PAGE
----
Sunday, August 16, 2015

The Gift: Lessons in Stalking and Home Invasion

I know, I know, four posts in one week; what is this, Christmas? Lucky for you guys that I had a free soda coupon burning a hole in my pocket, and repeated requests from a friend to go and see this so she could see what I thought about it. So Regal Loyalty Card and Jennifer Lynn: this is for you guys.


Robyn (Rebecca Hall) and Simon (Jason Bateman) have just moved to California and are settling into their new neighborhood when Simon bumps into an old acquaintance of his from high school, Gordo (Joel Edgerton). Gordo is a little friendlier than most people might be. He gives them gifts, unprompted, and is constantly stopping by the house to chitchat with Robyn. When his advances get a little too close for comfort, Simon abruptly decides that they shouldn't associate with him anymore. But immediately after cutting ties with Gordo, weird things begin to happen around their house. As Gordo's presence in their lives remains mysterious, Robyn digs up some things that explain just why Gordo is acting so strange and why he's so keen on edging into their lives.

"I'm totally normal. I promise."

While I had heard a lot about how shocking the ending of this was, I've got to say, I wasn't very surprised. While the movie twists itself upside down by the ending, there isn't anything that happens that you couldn't figure out from context clues. That being said, the journey to the end holds your attention and the character evolutions are fascinating for all three main characters.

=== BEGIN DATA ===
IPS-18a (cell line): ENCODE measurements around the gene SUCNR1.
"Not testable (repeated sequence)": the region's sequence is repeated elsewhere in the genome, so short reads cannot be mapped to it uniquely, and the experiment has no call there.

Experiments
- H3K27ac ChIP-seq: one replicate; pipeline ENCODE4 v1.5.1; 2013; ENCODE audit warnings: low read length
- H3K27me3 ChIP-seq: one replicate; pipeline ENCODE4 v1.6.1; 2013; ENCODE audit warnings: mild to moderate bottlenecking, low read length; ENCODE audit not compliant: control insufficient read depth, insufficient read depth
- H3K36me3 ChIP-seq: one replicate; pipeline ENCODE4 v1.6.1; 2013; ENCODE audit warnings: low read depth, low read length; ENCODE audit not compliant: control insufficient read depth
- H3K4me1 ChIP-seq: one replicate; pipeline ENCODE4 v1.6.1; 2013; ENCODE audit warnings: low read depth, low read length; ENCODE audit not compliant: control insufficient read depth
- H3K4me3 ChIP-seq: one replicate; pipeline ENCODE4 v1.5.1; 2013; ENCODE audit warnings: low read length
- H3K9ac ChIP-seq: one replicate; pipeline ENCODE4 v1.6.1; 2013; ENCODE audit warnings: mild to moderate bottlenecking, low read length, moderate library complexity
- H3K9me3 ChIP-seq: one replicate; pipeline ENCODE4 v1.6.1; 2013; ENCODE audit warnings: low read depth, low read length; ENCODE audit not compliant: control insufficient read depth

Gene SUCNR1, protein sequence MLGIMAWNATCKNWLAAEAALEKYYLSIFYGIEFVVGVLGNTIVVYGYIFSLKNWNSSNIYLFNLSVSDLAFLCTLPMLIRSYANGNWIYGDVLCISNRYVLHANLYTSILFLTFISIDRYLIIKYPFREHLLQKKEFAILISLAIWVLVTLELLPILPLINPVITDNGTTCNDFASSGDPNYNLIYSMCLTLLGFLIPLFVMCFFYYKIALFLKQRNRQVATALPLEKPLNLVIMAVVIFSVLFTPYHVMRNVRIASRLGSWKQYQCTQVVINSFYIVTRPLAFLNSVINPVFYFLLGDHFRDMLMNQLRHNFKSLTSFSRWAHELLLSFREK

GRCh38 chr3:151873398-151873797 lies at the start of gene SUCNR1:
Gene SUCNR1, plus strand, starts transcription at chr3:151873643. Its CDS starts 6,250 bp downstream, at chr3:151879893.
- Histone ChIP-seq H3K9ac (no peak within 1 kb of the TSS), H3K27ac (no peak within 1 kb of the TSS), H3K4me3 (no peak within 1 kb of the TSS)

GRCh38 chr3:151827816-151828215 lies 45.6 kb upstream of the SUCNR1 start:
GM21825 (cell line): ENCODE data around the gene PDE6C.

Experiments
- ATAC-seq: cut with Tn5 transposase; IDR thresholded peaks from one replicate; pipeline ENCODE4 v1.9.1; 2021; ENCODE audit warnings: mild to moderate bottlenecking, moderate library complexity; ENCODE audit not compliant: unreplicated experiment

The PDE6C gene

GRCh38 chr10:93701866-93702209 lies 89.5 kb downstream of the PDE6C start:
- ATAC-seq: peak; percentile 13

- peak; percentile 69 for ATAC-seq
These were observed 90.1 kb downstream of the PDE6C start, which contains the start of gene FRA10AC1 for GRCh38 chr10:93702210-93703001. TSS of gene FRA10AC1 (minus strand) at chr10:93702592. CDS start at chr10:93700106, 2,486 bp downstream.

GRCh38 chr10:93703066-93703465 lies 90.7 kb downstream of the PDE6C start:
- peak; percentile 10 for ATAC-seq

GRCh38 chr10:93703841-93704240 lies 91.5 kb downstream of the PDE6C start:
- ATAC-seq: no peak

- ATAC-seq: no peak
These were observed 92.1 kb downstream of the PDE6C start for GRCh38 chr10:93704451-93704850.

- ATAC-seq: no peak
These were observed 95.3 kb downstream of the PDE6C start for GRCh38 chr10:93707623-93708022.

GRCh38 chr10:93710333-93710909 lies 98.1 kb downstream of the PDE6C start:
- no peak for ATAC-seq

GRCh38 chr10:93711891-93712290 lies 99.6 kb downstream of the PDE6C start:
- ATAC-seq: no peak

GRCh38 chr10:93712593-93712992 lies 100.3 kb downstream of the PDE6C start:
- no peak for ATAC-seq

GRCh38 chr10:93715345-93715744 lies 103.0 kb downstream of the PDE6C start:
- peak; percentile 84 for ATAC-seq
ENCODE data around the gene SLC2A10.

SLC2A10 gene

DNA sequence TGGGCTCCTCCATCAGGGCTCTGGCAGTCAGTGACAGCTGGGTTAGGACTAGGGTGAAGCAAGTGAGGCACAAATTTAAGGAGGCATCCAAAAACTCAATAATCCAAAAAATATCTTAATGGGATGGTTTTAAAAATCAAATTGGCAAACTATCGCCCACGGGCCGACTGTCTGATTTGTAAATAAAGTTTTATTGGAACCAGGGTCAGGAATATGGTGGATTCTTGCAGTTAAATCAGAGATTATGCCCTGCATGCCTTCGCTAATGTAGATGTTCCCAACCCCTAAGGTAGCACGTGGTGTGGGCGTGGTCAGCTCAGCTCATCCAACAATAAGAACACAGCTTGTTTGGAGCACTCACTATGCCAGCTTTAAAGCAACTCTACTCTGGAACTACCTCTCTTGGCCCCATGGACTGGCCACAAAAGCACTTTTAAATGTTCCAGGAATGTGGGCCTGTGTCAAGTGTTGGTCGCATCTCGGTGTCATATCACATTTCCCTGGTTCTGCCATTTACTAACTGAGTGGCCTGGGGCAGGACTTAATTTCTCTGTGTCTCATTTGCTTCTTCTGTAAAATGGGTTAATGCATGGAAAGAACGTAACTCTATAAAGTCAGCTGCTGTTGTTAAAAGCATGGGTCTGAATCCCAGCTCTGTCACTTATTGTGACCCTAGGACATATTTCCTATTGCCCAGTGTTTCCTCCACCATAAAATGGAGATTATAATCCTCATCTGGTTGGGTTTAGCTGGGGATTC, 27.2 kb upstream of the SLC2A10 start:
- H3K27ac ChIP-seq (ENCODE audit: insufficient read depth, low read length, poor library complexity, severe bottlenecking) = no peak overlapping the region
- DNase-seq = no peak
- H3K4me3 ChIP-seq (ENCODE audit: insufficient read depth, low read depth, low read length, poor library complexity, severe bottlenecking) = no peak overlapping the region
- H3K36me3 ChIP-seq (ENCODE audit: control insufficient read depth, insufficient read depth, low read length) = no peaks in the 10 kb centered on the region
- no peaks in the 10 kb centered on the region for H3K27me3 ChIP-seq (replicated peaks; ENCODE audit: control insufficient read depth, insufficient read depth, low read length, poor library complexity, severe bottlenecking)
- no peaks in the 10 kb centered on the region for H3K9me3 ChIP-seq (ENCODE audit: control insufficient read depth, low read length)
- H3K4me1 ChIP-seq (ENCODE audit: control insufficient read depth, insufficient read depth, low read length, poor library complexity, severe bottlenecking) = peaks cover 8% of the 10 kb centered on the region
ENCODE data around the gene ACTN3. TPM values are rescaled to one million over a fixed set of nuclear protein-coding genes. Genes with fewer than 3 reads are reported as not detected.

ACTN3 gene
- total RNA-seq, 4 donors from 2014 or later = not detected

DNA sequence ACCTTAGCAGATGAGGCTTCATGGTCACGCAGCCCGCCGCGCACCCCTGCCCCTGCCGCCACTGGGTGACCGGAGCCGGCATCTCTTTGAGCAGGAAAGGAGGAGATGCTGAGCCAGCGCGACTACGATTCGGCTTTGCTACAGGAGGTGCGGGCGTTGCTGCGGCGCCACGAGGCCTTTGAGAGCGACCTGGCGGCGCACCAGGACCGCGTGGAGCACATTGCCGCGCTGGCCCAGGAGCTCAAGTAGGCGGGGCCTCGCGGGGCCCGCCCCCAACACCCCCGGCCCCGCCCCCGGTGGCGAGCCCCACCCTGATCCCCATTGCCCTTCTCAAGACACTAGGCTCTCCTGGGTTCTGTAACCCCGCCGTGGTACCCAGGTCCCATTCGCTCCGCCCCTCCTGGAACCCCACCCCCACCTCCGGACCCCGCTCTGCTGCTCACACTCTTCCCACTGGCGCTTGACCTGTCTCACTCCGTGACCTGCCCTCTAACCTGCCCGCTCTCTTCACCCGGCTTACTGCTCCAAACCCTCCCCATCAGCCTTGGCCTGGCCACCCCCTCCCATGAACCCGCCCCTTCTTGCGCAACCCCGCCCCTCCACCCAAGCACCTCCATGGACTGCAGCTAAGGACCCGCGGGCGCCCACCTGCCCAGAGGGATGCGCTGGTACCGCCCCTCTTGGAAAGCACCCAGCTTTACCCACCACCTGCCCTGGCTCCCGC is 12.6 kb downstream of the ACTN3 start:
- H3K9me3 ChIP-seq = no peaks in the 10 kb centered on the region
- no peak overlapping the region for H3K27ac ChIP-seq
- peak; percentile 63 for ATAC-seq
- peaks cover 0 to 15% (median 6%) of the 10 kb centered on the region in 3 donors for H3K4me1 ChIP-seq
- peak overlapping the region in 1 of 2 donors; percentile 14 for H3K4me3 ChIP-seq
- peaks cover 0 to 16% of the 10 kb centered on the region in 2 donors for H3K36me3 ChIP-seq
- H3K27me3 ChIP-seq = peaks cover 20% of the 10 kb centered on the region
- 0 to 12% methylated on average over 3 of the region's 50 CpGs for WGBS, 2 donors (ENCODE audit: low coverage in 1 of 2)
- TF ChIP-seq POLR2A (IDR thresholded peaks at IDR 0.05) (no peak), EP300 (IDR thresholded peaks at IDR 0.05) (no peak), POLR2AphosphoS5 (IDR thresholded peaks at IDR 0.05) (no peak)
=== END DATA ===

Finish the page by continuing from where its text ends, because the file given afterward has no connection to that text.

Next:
Honestly, too, the whole "EVERYTHING WAS ACTUALLY BACKWARDS!?" kinds of mind-blowing endings have really run the full gamut lately. It was nice to get little surprises along the way instead of it being one huge big bang at the end.

No mind-blowing here.

But really, the most interesting piece of this movie is its commentary on telling the truth and the impact that your past has on your present. So much remains cloudy for the bulk of the movie, and when everything finally comes to light, bit by bit, the whole story makes a lot of sense. It brings up the importance of the kinds of things that we do offhand that end up having a huge impact on the lives of others, and makes itself a reminder of the importance of being authentic both to yourself and to others. And the long-term consequences of when you're not.

The trio of strong actors in this also makes for wonderful watching. And the cinematography/sound editing makes it super creepy.

7 outa 10. While there was no "OMG" moment, there were a lot of whispered "oh woah"s. Very creepy.

Also, fun fact: this is apparently also written and directed by Edgerton as well. Who knew this Welsh man was so talented?


  1. Nice write up! I liked it a lot more than I thought I would. The part that shocked me about the ending was what Gordo insinuated happened to Simon. That was the part I didn't see coming.

    1. Yeah but I also wasn't, like, SHOCKED either. I had a feeling something went weird when she collapsed.

  2. Joel Edgerton is my everything right now. I need to see this!

    1. This is very un-American, but I find him so much more attractive when he's got his native accent.